These safety precautions were absolutely necessary because our tour guides didn't want any guests to be injured while in the mine. Jwaneng Mine is one of the safest mines in the world, with one of the lowest disabling injury incident rates in Botswana. They have achieved this because of the safety measures put into place. For instance, to improve visibility, the smaller trucks around the mine use elevated caution signs and drive 50 meters behind the larger trucks so that they do not get run over. In the case of any fatalities, the mine is shut down, which would mean a huge slash in revenue. Managers of the mine want to do everything they can to try to prevent that.
The mad dash to get the correct sizes!
Gaone (student volunteer) and Dana putting shoes on
The whole group in our safety garb!
After putting on the necessary clothing and protective gear, we headed out into the mine. The entire time, Mr. Molefhe was telling us about the process to extract the diamonds from the ground. Workers in the mine use dynamite to break up millions of tonnes of ore in order to locate the diamonds within the kimberlite. The tonnes of dirt are then moved to the primary crusher and crushed into small sized rocks. The blasting times are well publicized so that everyone knows to get out of the pit by a certain time. This focus on safety is a cornerstone of mine operations in all aspects.
Kenny (student volunteer) and CIEE students Nahara and Tarikwa with some of the processing plants in the background
Lily, Adam and Kelly
After we all posed for pictures right after getting into the mine, we drove all around, getting a glimpse of all of the different buildings that are integral to the diamond extraction process. There were signs with safety tips throughout. We then made our way to the pit. The Jwaneng Mine is an open pit of 350 meters. Mr. Molefhe told us that the mine is expected to double in depth within the next 20 years.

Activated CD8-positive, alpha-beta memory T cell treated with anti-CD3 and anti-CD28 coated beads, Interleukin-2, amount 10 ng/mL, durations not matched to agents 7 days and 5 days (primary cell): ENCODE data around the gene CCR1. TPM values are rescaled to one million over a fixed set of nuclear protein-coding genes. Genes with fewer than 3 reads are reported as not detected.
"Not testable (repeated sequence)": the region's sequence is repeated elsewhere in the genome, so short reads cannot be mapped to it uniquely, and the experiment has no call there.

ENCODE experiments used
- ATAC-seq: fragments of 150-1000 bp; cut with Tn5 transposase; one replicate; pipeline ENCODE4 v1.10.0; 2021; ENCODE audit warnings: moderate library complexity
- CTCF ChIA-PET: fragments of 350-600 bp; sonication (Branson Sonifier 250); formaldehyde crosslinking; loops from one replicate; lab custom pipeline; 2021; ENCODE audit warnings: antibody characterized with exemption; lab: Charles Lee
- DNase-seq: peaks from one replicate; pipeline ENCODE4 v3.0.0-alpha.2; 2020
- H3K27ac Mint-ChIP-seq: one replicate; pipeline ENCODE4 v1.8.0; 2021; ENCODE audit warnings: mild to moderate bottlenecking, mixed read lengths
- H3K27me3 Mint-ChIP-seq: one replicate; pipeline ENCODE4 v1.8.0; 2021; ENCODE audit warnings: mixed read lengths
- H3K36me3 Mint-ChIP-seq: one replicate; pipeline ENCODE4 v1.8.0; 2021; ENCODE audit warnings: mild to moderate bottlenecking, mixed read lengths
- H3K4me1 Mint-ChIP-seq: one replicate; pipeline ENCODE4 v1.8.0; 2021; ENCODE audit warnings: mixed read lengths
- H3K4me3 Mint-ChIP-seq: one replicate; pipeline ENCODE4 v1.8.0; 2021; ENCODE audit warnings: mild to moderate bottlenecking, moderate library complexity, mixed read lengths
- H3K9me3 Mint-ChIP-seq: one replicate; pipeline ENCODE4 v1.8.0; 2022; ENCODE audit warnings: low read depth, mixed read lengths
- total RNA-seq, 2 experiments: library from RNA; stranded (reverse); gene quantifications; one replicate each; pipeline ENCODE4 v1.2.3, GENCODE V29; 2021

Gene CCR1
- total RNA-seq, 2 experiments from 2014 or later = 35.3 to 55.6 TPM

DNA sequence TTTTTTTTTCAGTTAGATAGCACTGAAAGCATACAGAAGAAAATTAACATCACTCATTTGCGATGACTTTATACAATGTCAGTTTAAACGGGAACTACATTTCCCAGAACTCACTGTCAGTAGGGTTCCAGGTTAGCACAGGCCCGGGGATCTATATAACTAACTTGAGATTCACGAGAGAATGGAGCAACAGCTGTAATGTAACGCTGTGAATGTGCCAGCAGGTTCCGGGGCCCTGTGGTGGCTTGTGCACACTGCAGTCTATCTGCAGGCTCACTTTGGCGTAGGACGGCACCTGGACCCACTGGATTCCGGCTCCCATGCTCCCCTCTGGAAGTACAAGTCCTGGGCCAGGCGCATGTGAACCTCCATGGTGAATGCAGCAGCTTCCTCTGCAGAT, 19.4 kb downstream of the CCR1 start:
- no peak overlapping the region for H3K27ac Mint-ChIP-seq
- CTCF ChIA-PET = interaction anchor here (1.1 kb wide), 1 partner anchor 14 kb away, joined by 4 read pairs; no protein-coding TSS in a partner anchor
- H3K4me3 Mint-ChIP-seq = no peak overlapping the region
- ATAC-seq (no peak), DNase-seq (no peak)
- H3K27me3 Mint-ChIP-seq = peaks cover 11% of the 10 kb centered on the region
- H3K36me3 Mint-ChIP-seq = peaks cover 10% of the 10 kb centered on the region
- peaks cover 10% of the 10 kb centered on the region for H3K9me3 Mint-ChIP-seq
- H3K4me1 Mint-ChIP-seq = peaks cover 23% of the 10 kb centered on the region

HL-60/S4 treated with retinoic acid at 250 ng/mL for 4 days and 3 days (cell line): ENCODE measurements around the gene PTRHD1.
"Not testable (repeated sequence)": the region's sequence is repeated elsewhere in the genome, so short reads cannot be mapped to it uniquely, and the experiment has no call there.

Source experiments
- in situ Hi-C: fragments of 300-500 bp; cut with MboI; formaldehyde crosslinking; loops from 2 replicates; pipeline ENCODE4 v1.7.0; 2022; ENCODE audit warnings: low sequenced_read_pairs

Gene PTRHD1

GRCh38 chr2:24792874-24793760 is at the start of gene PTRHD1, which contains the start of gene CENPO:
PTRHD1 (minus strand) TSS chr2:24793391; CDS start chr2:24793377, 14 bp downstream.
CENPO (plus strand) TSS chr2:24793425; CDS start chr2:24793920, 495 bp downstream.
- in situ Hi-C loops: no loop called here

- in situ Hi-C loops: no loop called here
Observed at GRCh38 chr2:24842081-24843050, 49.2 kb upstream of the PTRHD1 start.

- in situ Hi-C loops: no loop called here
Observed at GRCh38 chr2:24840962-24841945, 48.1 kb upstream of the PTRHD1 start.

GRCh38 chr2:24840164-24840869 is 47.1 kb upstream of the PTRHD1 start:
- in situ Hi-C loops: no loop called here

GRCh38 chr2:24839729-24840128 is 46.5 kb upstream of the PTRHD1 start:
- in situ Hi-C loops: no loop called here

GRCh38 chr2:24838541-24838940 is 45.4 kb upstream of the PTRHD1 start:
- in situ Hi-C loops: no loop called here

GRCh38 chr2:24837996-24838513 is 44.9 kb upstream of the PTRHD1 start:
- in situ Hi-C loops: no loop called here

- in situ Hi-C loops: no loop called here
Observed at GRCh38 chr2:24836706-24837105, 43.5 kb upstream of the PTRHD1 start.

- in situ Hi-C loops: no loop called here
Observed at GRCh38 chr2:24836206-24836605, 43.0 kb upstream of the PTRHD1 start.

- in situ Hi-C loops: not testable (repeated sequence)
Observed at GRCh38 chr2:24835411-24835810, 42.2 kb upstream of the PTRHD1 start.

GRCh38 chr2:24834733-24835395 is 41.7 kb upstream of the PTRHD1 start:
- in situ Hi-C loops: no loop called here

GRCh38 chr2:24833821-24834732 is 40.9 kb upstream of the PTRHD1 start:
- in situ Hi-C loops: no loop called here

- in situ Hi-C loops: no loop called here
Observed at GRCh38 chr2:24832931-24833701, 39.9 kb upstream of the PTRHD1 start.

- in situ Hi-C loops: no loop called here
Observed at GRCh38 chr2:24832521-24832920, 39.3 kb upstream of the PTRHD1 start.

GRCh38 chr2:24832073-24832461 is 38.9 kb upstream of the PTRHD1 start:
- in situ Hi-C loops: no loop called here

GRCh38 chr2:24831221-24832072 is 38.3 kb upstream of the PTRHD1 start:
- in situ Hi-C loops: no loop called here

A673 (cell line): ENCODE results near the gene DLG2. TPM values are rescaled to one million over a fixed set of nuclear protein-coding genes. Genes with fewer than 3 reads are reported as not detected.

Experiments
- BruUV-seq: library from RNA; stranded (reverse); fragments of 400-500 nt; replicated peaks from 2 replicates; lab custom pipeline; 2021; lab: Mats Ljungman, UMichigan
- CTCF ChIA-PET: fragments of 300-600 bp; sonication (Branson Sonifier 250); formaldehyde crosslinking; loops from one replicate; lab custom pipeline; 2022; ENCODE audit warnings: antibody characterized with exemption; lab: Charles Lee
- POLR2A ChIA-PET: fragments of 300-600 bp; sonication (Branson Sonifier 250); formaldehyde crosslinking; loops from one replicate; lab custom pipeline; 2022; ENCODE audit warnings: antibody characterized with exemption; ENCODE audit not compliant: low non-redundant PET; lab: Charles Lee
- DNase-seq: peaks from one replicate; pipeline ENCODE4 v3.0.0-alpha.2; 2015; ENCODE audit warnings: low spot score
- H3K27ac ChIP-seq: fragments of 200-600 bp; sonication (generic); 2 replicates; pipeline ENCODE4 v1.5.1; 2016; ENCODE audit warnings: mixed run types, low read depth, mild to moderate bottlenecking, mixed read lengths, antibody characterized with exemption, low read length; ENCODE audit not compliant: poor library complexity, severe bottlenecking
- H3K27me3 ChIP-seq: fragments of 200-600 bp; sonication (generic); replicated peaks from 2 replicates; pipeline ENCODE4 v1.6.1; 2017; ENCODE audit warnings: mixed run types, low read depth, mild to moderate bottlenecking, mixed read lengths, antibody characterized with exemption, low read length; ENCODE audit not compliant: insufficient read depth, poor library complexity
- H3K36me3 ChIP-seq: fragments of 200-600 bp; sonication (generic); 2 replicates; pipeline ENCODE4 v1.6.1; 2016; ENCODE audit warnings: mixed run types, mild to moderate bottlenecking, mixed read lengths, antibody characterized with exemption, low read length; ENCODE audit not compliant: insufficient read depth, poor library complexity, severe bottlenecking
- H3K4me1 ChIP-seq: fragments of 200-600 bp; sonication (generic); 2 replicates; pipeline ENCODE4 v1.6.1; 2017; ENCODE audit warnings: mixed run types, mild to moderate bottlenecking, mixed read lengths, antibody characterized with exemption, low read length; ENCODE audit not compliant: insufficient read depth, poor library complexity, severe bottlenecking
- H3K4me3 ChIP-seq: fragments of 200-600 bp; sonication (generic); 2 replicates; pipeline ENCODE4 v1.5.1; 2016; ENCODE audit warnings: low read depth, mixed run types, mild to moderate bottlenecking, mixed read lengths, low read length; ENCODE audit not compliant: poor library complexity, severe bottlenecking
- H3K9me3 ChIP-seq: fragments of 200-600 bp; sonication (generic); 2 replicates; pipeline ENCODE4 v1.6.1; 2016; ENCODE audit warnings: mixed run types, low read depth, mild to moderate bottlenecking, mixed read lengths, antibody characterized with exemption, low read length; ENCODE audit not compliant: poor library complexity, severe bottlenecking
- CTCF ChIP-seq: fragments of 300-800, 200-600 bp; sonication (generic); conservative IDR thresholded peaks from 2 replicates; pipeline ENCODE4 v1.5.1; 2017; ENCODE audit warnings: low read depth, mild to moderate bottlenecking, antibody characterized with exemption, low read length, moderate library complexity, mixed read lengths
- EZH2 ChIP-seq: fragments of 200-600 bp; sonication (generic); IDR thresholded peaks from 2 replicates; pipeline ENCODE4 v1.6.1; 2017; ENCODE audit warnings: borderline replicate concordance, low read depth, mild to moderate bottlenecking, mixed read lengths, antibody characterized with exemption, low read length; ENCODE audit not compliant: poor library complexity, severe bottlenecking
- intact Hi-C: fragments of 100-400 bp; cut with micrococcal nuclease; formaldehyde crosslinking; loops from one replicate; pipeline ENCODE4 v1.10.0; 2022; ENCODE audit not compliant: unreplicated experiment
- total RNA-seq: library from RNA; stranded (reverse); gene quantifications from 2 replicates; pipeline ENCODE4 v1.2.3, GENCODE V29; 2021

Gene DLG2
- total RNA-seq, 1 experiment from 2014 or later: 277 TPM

The pit is absolutely massive, as shown. Photo taken from Debswana website, http://www.debswana.com/Operations/Pages/Introduction.aspx
Program Assistant Amelia Plant, student volunteers Kenny, Lusuire and Kuda, and CIEE students Kathiana, Keely, Katie, Kirsten, Kelly, Lily and Adam
Mr. Molefhe continued to tell us about the diamond extraction process. After going through the crusher, the resulting particles are moved into the Main Treatment Plant. Here, the dirt and clay particles are removed, and the resulting ore is screened and washed to separate the diamond particles from the waste. To maintain strict security, the final diamond recovery takes place in the Completely Automated Recovery Plant (CARP). Then the diamonds are sorted, cleaned, weighed and packaged in the Fully Integrated Sorthouse (FISH). All of the employees that directly handle the diamonds are strip-searched every time they leave the facilities.
After this process, the diamonds are sent to the Diamond Trading Company (DTC) based in Gaborone. At this point, they are still rough stones and still need to be cut and polished. As the ability to mine the diamonds decreases in the next 30 years, Mr. Molefhe said that they are pursuing options to increase the diamond manufacturing sector in Botswana.
How do they transport hundreds of tonnes of ore, you may ask? Well, we were soon to find out.
These massive trucks cost $30 million--the wheels alone cost $25,000 and must be replaced every 6 months. We felt like we were in a Transformers film.
Nahara, Anandi, Amanda, Kenny, Tarikwa and Lily got to pretend to drive the truck
We had a great trip at the Jwaneng Diamond mine!
Until next time, sala sentle (stay well)!